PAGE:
The Blaine County Journal News-Opinion - We've Got The County Covered

Are Insect Populations Dwindling?


July 27, 2022

Many people have commented on the blessing that mosquitos are scarce this summer. Others have noticed a decrease in bug splatter on windshields. Researchers confirm that these observations are not just perception; the decline in insect populations is real.

Habitat loss, pesticides, and climate change are threatening insect populations worldwide. In 2019, Biological Conservation reported that 40% of all insect species are declining globally. While it may sound nice to live in a world with fewer bugs, environmental writer Oliver Milman says that human beings would be in big trouble without insects. That's because insects play critical roles in pollinating plants, breaking down waste in forest soil, and forming the base of a food chain that other, larger animals-including humans-rely upon.

We may hate mosquitoes, but they provide food to frogs and birds. Once we start examining food webs, ecosystems, and the interconnectedness of life, we begin to realize that little impacts on insect populations can have detrimental effects. Without these creatures, we would be without apples, almonds, broccoli, blueberries, cherries, and even ice cream and steak-because alfalfa, which is fed to cows who produce cream and beef-is pollinated by insects. Without insects, not only the staples of our lives but many of the luxuries-like spices that enhance our diets with color, flavor, and nutritional value-would be stripped from our lives.

In fact, three-quarters of the world's flowering plants and about a third of the world's food crops depend on pollinators at some stage. Although bees and butterflies take the spotlight in conversations about pollination, a wide array of insects-and even bats and birds-actually provide pollination services. For example, midges pollinate the cocoa crop from which chocolate comes, and wasps are major pollinators of orchids. Yet both insects are often branded a nuisance and targeted by pesticides.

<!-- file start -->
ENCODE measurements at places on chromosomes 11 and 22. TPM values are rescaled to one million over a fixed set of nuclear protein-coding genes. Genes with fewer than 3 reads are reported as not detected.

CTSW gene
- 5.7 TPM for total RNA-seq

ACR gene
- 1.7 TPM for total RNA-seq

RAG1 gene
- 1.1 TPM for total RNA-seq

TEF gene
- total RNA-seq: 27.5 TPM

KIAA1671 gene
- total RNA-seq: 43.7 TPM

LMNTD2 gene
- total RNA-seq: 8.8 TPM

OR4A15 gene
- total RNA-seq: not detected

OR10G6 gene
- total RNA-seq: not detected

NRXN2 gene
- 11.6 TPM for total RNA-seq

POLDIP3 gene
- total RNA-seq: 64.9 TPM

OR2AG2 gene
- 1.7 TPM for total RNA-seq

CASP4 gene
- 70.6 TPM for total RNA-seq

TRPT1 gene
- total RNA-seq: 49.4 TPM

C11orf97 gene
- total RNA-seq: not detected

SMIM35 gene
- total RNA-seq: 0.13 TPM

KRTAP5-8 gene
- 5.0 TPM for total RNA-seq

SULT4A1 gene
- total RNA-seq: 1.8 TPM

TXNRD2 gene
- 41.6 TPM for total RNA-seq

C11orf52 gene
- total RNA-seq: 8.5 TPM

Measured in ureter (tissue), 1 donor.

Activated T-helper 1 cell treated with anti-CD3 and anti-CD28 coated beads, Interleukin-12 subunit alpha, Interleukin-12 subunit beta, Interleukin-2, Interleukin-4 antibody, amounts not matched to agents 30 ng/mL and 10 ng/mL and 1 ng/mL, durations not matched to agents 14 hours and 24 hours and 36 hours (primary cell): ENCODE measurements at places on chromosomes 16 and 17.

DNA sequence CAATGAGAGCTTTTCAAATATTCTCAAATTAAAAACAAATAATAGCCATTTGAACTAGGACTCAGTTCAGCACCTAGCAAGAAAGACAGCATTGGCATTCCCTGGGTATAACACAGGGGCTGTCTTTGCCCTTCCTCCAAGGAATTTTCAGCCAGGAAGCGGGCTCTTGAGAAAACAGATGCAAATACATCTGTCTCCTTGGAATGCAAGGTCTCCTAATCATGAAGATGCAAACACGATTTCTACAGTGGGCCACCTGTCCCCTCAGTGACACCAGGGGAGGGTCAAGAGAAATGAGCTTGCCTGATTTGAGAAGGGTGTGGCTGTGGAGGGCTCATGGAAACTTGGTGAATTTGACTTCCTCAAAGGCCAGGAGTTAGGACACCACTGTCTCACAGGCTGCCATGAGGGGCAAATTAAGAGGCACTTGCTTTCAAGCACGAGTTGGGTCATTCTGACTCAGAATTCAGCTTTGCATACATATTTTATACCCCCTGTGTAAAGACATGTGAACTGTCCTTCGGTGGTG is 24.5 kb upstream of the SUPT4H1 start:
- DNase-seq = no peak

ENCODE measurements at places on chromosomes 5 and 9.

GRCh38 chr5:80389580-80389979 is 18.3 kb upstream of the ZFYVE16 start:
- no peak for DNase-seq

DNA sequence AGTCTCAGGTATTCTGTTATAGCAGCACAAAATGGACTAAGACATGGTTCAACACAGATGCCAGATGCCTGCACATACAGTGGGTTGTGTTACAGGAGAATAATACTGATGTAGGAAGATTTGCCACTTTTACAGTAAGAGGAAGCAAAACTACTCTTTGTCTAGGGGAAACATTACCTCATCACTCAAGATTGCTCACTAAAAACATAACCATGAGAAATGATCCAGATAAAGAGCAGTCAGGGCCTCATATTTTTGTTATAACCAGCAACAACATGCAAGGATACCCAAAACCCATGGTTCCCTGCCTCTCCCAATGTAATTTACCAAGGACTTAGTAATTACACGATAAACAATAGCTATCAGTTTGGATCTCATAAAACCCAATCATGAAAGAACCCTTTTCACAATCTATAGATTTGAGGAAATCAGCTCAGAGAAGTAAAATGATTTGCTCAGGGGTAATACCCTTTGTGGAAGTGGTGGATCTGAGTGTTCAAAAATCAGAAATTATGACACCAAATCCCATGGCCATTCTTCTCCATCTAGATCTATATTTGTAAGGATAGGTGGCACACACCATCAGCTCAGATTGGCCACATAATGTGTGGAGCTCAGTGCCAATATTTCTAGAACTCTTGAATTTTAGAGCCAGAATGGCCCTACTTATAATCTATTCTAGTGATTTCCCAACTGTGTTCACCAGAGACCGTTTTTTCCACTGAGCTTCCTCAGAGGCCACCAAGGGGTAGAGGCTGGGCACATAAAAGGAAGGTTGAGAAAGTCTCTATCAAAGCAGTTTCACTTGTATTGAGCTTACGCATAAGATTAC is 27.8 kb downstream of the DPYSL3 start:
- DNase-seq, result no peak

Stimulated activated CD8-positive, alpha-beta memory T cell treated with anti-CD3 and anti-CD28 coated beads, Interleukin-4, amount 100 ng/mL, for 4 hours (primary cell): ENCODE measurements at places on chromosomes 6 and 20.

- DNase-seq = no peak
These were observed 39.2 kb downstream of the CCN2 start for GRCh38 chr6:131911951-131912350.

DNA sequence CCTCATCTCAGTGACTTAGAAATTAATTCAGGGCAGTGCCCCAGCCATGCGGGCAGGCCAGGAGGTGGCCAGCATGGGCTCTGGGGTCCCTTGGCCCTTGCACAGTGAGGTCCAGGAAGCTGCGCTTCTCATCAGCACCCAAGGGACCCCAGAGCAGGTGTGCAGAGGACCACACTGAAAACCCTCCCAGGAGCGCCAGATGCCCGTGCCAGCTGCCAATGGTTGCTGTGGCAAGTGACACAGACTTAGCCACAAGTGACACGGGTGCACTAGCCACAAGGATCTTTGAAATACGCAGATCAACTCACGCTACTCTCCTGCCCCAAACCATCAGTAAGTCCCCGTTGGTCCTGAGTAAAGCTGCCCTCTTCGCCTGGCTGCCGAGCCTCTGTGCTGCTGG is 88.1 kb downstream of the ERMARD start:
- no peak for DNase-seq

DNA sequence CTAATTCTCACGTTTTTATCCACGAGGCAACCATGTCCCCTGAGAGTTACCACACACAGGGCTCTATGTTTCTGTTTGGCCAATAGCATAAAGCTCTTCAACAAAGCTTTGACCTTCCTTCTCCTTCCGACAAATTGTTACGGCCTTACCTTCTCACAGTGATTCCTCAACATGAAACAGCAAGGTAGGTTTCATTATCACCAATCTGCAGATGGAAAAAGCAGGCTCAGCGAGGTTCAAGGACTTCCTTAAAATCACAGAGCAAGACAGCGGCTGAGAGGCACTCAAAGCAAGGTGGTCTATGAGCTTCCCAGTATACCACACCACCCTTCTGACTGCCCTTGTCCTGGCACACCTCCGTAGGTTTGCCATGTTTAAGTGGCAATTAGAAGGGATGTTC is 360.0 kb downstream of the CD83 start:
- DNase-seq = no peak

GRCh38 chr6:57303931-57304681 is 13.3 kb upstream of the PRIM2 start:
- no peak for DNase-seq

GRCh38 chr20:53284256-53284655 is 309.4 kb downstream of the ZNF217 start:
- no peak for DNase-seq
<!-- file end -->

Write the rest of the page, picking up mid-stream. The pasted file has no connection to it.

In the early sixties, Rachel Carson published her book Silent Spring, which calls for humans to act responsibly, carefully, and as stewards of the living earth-lest we awaken one day to a spring with no birdsong. Other authors have followed her lead, including writers for children. In 1971, Dr. Seuss wrote The Lorax to remind us just how important our natural environment is and to inspire a new generation of environmentalists. The Lorax departs with his famous message: "Unless someone like you cares a whole awful lot, nothing is going to get better. It's not."

Because the insect reproduction process yields incredibly large numbers of offspring, their populations will recover rapidly if we adjust our behaviors in regards to protecting their habitats. In fact, everything we do to protect habitat will help encourage more pollinators. Choosing native plants for landscaping or planting pollinator friendly gardens is one obvious step. Another is to minimize or eliminate the use of insecticides, not only to protect insect pollinators but also to provide nutritious protein sources for hungry birds. We can also offer birds a variety of safe, suitable nesting sites to help increase their populations so more birds are available to provide pollination services. Finally, supporting bird and insect-friendly agricultural practices will protect our food supply.

Such practices will also protect Montana's state insect, the mourning cloak. Designated Montana's official state butterfly in 2001, mourning cloaks have rich brown wings accented by vibrant blue dots and a bright yellow border along the trailing edge of each wing. Named for their somber coloring, mourning cloaks often rest on dark tree bark where they are camouflaged and can bask in direct sunlight. Because butterflies must be warm to fly, the mourning cloak will open its wings and angle its body toward the sun to increase its body temperature prior to flight. Combined with its dark wing color, this positioning enables the mourning cloak to absorb heat-an important practice for butterflies living in cold, mountainous areas, especially those that are active in early spring like the mourning cloak.

Because their primary food source is the sap of trees rather than flowering plants, mourning cloak butterflies are not known to be significant pollinators. However, they still can occasionally act as pollinators when they visit flowers for a nectar treat and transfer pollen


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